Fiction, Forster tells us, grows out of a social context. It mirrors that context and people within that context. “I spoke as a member of a prudent middle-class nation,” announces Forster, discussing his rocky relationship with an Indian friend, Masood, who “spoke as an Oriental,” with “a tradition…of kingly munificence and splendor.” The twain apparently could not meet, Forster explains, because individuals are not only implicated in the wider social order but shaped by it. In other words, their being is inseparable from their identity, another catchword now becoming, for better or worse, a means of literary measure. Identity, the collective set of characteristics and cultural markers by which a person is recognizable and understood, becomes a shorthand for authenticity. One might argue that Forster was describing a colonial context constructed on rigid power differentials, where the Other was subject to broad categorizations by the colonizer. But now, so many years later and in functioning democracies, we still echo Forster in questioning whether characters in fiction are recognizably Indian-enough or Chinese-enough or anything ‘enough’ to come across as fully realized individuals. And what if types turn into stereotypes, no matter how nuanced and sensitively drawn? The danger is that in constructing ‘identities,’ the writer can fall into comfortable stereotypes to interrogate without undercutting embedded negative assumptions about ethnicity and race.
Further, in the imperative to establish a visible community and voice within an existing dominant audience and culture, the immigrant writer’s efforts at representation can veil, even erase, the untypical. Can stories, however urgent and beautifully rendered, of broad and important themes of social equity and survival (“Here we are”) set unintentionally unspoken modes of literary expectation — a standard to be followed, even required? Khaled Hosseini’s The Kite Runner set a precedent a couple of decades ago, and today younger Afghan American writers like Jamil Jan Kochai carry this literary lineage into heartfelt refugee stories set in American suburbia. In a similar vein, but on a smaller thematic scale, the Canadian-Laotian writer Souvankham Thammavongsa weaves an affecting narrative around a single moment of dispossession — her father’s humiliating inability to pronounce the word ‘knife’– redeemed by the family’s quietly asserted sense of renewal. From a scale of searing tragedy to private embarrassments, the fiction of displacement, alienation and restoration constructs its own anticipated tropes, those that fit our unsettled national zeitgeist. The market responds eagerly. Books are sold. And a de facto question then arises. Does an American publishing house seek explorations of cultural identity and uplifting stories of survival by immigrants as a selling point to mainstream audiences eager to assuage their guilt, or less politically, to be better educated? Given the history of publishing, the answer, simply, is yes.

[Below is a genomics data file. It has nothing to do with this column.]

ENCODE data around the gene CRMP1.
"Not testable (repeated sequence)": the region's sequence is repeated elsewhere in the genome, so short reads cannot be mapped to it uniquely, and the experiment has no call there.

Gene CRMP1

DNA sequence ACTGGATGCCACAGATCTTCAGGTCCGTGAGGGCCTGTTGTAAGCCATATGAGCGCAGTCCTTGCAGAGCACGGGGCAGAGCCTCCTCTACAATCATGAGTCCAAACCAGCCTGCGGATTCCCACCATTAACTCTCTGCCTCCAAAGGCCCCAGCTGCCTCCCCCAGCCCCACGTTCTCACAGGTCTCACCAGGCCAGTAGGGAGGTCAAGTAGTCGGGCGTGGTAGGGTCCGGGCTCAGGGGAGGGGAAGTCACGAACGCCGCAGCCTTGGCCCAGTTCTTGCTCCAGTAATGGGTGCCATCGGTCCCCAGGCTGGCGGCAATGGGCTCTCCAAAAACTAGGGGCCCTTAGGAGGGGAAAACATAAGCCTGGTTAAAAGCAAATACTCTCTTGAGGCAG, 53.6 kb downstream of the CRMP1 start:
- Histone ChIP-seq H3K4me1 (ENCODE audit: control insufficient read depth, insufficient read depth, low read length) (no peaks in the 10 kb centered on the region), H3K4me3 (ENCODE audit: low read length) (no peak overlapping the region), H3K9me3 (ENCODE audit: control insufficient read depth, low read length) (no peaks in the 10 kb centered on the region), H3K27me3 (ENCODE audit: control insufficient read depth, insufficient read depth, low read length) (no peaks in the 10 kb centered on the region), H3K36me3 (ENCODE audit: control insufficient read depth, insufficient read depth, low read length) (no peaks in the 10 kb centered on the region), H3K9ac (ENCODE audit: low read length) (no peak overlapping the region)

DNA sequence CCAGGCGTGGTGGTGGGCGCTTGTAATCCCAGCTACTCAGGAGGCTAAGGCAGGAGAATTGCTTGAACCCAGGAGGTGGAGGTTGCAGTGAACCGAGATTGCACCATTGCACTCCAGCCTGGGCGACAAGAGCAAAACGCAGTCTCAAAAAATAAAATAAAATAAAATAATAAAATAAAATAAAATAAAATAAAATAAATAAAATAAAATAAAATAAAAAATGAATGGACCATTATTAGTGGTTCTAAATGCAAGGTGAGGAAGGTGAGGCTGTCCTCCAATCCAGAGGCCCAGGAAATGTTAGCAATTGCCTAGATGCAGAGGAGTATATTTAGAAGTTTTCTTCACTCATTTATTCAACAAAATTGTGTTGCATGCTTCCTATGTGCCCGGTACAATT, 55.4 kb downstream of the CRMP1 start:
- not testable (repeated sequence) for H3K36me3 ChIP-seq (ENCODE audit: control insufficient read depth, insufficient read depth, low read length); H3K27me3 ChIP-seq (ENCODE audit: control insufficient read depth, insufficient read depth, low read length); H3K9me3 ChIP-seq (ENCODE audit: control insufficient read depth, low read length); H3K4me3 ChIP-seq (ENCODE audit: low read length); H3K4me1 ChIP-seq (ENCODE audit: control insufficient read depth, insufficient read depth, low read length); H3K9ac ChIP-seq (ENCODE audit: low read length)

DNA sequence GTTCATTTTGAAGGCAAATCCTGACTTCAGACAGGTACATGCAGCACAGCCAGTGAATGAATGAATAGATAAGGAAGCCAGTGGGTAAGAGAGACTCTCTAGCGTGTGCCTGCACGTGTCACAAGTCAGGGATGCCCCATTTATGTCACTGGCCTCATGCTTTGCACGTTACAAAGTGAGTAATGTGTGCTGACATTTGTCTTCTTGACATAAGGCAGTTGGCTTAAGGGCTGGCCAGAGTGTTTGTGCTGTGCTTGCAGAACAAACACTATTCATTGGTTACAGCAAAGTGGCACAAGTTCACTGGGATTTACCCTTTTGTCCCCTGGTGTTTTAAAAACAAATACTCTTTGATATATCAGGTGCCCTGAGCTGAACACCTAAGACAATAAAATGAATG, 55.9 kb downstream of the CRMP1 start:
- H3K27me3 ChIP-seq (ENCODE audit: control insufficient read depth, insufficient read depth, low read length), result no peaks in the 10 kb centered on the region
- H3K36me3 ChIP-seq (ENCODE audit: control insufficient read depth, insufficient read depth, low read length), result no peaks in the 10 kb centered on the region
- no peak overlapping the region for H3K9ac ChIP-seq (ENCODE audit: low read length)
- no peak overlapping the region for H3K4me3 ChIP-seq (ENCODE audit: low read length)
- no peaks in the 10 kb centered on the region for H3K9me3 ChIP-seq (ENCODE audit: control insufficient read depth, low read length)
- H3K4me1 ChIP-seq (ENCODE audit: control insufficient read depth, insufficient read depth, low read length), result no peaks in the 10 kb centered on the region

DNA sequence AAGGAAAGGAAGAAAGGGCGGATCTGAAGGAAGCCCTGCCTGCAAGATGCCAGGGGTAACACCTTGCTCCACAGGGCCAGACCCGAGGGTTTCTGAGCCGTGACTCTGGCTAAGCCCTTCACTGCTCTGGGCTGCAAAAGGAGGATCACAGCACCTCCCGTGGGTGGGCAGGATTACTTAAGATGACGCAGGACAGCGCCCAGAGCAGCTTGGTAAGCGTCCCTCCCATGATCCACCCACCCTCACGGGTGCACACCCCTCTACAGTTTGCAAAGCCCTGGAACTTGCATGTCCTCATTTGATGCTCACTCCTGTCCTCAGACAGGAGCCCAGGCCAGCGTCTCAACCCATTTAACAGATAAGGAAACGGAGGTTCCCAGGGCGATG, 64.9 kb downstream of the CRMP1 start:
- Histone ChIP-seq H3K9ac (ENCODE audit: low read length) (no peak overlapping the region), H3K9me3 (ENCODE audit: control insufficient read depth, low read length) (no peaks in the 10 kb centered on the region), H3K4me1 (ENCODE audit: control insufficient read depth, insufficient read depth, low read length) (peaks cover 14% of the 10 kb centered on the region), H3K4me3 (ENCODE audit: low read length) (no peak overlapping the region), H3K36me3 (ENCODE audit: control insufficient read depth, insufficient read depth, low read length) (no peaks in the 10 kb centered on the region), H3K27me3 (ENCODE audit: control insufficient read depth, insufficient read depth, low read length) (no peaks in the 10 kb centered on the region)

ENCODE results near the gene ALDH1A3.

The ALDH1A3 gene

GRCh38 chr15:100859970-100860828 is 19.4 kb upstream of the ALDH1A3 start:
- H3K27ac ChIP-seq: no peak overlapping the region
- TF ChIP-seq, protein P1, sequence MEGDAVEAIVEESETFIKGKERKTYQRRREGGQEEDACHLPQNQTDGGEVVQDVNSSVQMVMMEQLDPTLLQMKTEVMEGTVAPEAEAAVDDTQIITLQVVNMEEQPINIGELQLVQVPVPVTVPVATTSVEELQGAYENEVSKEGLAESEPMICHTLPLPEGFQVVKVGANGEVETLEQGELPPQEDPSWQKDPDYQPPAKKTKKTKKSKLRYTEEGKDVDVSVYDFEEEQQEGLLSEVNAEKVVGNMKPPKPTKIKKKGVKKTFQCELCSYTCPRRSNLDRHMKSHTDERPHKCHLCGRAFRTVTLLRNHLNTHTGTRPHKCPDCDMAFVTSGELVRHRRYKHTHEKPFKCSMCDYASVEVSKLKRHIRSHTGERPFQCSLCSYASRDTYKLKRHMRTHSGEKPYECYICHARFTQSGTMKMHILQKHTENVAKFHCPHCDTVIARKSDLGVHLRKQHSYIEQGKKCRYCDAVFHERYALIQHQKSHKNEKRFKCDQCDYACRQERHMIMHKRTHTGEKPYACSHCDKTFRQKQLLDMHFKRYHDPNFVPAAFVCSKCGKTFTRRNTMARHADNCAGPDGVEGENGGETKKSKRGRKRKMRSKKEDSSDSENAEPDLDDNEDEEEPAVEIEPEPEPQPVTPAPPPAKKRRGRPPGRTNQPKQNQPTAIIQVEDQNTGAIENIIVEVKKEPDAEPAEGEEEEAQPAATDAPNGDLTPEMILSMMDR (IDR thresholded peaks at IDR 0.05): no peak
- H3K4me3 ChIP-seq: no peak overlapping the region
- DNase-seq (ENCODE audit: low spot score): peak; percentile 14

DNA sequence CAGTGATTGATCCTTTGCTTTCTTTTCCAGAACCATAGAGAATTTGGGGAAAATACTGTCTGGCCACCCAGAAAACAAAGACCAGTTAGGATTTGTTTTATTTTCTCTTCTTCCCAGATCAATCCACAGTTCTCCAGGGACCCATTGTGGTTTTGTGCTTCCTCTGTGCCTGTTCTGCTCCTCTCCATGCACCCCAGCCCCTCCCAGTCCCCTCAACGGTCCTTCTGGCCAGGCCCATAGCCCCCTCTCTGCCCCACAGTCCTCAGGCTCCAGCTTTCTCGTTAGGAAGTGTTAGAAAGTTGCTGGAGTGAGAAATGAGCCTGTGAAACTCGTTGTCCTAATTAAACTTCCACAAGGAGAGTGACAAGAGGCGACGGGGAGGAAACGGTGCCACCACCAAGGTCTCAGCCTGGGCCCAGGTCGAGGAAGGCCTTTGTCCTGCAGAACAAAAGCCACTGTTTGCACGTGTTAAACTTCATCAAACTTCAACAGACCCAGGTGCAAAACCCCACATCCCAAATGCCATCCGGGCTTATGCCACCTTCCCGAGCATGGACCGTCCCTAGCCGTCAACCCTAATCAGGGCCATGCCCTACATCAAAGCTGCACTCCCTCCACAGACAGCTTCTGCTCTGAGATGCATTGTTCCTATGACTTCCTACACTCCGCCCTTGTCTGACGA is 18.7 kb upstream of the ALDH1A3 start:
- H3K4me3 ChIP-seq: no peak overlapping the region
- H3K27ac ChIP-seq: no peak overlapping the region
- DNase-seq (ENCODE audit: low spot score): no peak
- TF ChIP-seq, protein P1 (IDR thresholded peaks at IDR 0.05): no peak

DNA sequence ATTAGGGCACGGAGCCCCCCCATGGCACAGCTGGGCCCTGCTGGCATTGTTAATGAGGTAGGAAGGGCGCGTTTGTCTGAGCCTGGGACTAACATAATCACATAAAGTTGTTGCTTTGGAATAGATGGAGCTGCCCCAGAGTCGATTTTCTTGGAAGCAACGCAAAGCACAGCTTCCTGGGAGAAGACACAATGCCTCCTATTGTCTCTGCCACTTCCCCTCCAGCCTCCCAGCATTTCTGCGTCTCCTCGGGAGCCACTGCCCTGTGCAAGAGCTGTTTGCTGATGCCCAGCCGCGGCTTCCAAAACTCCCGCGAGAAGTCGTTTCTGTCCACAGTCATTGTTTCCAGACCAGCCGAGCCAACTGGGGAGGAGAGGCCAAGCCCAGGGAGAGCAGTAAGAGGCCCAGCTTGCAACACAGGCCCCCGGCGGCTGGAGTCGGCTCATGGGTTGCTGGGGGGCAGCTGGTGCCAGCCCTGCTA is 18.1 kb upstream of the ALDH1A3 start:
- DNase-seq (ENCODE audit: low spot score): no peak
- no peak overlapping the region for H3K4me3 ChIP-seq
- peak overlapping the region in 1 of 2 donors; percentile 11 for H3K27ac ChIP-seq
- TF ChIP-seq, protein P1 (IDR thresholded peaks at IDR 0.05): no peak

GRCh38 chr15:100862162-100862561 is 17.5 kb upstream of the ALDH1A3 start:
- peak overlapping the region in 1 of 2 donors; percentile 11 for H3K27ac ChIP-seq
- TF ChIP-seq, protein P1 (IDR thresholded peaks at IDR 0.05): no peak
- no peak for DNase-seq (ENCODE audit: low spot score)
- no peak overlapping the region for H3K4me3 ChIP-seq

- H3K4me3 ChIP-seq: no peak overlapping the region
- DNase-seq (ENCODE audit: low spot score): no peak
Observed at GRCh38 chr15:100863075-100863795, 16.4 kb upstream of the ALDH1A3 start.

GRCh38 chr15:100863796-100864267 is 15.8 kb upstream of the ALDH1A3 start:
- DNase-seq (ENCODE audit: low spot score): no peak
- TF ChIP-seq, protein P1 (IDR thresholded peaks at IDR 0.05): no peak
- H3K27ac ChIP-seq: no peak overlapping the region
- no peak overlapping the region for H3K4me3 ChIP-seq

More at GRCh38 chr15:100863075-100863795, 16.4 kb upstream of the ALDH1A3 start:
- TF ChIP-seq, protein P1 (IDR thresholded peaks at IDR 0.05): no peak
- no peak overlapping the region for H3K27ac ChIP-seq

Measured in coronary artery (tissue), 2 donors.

Not only publishing houses, but minority communities themselves are invested in advancing notions of collective characteristics and culture, often idealized and self-affirming. Within Indian communities across the US, the anxiety of being represented positively (“because so many ‘bad’ things have been said about us already”) roots itself in an expat national pride (“We come from a great and ancient culture”). Tell it as we wish to be seen, as we know who we are. In a related context, one thinks of a scene in Maya Angelou’s autobiography I Know Why the Caged Bird Sings. The child narrator is scrubbed to the bone and dressed in her Sunday-best (even to the extent of “freshly starched and ironed underclothes”) by her grandmother, all for a visit to a white dentist, because the girl must be “arranged” for respectability in the “whitefolks part of town.” This is how we wish to be seen. This is who we know we are.
The genuine depredations of historical racism, and its corollary, fear, cross over into the immigrants’ need for representations of the collective as an idealized offering. Injustice wears its underclothes in motley. But does the depth of injustice revealed and countered mark the limits and the value of an immigrant’s literary voice? Should the writer be required to negotiate these questions with this lurking Angel in the House?
None of this is to contest the many powerful, nuanced stories of immigrants crossing borders, of making it bravely through trauma, and for the better, into the new world. It is, though, to suggest another, but not substitutive, space for exploration, one that celebrates an immigrant story that falters, the less-than-plucky footfall, the voice lifted but lost in its own inner echo chambers. Presentations rather than representations, so that every flawed and uncommon common immigrant can sing America too.
It may tell a story not of pushback and consolidations, but of a dynamic like static or fairy lights, bright and flickering and fading in endless loops, and often without resolution or triumphs. Life itself, as it was in the old country, as it is in the new, mundane and magical in its stubborn everyday persistence. Not a life unaware of history nor ungrateful for the rich traditions of immigrant narratives, but one free to range any messy inward landscape and to speak its own contradictory and unresolved truths.
And so I look for these characters in stories of the average and the imperfect, each a contained incompleteness. I hope they claim their experience in a future full of memes or fading Angels, or whatever comes next in a connected world. They still have 200 dollars and a suitcase. Their stories are beginnings.